starting your search for locations in Oklahoma? You'll find a variety of
Do you know the County? If so, the County
Quick Links or County Checkout
gateways will be the easiest way to get to all resources provided for that
Are you interested in a wider area for a specific time period? If
so, the gateways to the 1915 Maps, 1972
Maps or DoT Maps will lead you to the
corresponding set of maps for all counties.
Still trying to figure out which modern-day county a place was in? If
you know the name of a Town, Township, or Post Office, use the search
If you have only the Township Number the search engine will find it in
most cases, or you can use Township
Maps to find the county, the part of the county, and the specific map for a
known Township and Range even if you don't know which county it's in.
First visit to this site?
It has several sets of maps, plus links to Oklahoma maps posted elsewhere,
and a number of cross-reference lists to help you determine which county maps to
1895 Maps. For some time,
the 1895 Atlas and Gazetteer was the only on-line source of information about many communities that existed briefly during territorial
days and it is still one of the best. It even provides Territorial names &
boundaries, which poses a bit of a problem if you don't know your way around the
Twin Territories. If you do know the present-day county, though, our Links to 1895 Maps will take you
straight to the right map.
1915 Maps. A detailed state map,
which shows many communities that disappeared decades ago, was copied from a 1915
Transportation Atlas. Cropped to fit one county per page and enlarged to
improve readability, these are presented with clickable links that allow you
to jump directly from any map in the set to any other. Three sections (Western, Central,
and Eastern Oklahoma) provide an overview,
print is very fine. The individual county maps not only load faster but are much
easier to read. In addition to "Cities, Towns & Villages", this set shows
railroads and their stations, trolley lines, and natural features like rivers,
creeks and mountains. Go to 1915 County
Maps to select a specific county.
1972 Maps. One page per county, taken from a US Geological Survey Map. Shows "Population Centers", including many communities too small to have Post Offices,
state roads, railroads and airports. Township and Range Grids are also
shown, so these are helpful in locating a specific township for counties not yet
included in the Township Grids described above. Go to 1972 County Maps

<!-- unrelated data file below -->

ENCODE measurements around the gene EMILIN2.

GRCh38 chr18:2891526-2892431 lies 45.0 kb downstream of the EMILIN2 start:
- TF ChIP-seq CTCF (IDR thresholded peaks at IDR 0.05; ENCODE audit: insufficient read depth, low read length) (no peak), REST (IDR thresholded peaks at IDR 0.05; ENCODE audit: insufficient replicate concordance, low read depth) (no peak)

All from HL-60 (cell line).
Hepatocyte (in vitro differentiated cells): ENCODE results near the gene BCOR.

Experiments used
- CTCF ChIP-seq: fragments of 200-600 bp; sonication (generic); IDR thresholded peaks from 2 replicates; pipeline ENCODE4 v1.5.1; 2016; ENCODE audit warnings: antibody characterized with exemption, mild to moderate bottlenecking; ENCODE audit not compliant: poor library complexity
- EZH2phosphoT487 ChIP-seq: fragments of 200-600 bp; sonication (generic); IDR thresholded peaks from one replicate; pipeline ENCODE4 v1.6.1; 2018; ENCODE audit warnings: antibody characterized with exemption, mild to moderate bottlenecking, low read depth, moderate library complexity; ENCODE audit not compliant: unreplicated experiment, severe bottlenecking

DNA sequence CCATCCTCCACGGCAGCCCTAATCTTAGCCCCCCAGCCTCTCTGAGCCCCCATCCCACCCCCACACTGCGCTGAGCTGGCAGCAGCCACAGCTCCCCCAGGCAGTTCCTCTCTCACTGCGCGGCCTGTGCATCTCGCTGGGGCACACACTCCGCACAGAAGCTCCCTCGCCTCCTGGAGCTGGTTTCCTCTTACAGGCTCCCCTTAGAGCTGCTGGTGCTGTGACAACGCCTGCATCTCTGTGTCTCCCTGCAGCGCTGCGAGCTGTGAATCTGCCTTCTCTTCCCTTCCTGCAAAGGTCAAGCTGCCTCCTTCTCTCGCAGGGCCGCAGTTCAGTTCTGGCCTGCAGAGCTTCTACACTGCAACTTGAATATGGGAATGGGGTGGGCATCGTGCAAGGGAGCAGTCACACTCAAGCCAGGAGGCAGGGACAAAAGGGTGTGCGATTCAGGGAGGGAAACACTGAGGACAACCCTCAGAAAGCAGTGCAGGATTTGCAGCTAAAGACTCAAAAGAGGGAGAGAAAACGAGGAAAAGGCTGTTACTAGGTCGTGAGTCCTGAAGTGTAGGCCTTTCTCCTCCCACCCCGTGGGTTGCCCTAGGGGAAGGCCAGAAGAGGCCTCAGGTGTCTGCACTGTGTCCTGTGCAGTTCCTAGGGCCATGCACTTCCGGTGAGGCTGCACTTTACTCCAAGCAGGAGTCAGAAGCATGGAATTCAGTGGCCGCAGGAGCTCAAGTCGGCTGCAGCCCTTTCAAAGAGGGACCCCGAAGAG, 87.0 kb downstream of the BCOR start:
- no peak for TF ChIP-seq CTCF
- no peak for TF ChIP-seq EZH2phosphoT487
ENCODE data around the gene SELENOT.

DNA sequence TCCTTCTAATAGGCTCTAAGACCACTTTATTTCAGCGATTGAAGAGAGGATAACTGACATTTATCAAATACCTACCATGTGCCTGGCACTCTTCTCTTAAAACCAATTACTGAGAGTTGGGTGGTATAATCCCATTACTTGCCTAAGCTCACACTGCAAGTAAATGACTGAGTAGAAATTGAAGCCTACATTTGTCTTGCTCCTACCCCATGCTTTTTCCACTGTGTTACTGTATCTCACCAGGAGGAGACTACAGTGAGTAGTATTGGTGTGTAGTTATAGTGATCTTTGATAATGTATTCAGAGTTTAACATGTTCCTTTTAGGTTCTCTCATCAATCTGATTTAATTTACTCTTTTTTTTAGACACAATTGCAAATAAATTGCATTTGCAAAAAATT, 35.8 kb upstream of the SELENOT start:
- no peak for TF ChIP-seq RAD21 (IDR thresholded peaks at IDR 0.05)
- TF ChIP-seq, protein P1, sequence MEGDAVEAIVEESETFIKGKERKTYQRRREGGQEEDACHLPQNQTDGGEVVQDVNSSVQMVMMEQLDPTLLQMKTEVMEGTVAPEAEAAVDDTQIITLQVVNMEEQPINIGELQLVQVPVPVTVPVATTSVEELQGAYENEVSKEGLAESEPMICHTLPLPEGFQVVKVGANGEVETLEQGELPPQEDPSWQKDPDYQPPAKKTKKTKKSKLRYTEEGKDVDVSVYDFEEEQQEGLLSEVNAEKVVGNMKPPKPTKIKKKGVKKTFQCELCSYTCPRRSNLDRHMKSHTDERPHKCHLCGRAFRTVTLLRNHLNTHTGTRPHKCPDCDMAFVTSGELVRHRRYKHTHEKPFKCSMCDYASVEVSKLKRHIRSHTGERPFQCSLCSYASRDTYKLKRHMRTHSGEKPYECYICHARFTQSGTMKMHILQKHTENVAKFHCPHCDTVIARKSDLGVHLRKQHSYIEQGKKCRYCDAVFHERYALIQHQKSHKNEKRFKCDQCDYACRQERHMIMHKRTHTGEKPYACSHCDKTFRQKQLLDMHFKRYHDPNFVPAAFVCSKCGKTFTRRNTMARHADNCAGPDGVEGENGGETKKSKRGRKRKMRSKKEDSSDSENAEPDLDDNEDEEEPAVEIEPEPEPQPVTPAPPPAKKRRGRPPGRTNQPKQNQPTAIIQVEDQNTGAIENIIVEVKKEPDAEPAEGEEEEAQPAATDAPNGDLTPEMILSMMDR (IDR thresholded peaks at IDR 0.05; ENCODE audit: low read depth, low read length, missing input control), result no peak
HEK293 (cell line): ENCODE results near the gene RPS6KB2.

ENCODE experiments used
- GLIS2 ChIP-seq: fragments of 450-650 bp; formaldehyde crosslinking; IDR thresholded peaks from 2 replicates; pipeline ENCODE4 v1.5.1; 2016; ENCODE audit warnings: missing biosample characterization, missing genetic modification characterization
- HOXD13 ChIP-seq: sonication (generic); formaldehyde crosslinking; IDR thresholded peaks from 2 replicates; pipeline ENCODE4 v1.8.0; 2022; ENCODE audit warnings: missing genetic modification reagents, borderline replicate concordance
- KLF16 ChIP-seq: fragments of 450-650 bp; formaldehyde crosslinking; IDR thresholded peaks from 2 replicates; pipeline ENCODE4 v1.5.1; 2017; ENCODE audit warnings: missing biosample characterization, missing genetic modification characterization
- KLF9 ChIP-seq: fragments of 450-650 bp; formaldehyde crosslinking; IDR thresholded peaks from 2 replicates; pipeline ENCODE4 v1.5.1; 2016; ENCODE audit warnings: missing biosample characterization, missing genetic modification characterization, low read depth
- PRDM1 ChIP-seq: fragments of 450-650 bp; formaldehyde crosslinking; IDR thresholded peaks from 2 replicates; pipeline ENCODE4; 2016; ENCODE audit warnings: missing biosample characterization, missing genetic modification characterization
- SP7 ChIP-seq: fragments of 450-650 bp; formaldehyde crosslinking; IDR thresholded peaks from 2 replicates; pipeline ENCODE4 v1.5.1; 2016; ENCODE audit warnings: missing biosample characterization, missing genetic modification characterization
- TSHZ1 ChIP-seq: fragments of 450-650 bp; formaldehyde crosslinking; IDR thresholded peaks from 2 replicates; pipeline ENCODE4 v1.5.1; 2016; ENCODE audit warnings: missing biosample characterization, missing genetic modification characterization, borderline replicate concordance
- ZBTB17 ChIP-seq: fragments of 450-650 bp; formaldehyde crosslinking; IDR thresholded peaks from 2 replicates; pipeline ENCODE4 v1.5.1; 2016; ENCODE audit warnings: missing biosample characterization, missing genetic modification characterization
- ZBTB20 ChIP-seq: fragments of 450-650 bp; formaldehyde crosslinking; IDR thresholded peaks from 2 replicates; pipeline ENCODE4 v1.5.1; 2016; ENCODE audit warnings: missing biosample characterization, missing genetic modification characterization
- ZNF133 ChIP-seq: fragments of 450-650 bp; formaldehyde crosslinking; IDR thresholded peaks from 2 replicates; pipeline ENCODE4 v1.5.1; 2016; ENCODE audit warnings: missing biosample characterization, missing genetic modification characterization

to select a specific county.
Present-day Maps. Quite detailed
recent maps from the Oklahoma Department of Transportation. These are the
same maps downloadable from OKGenWeb, but processed for convenient online
access. Presented as individual numbered Townships, each typically covering 36
sections so that each square mile is represented by about one square inch
[varies with screen size]. In addition to still-populated places, these show cemeteries, named roads, rivers & creeks
-- even which Section Lines are open & which are closed. There are two
ways to access these. County Sets
gives you access to the entire set for any county, while Township
Maps leads you to a specific map for a known Township and Range even if you
don't know which county it's in.
OKGenWeb provides an extensive set of reference material including detailed
county maps and the Department of Transportation's list of populated places in
Oklahoma. These are downloadable files
in TIFF and ZIP format. These are far more convenient than spending long
hours online if you plan to research the state extensively.
[Warning: this is a one-way trip.]
List of Post Offices.
In territorial times and during the early years that followed Statehood, Post Offices were ephemeral. When
one was discontinued, its name would often be used for another office elsewhere in the state. This list helps you
identify the duplicates, not just the ones that survived until today, and learn
something of where each was located and when it was active. Index to Post Offices
List Railroads and Railroad Stations. Transcribed from the 1915 map with stations listed for each railway line,
including many sites of historical Post Offices and some that were apparently never large enough to have a
Post Office. If the
place you seek isn't on the lists of Towns and Post Offices, you may find
it listed here as a railway stop. You can also search this list to find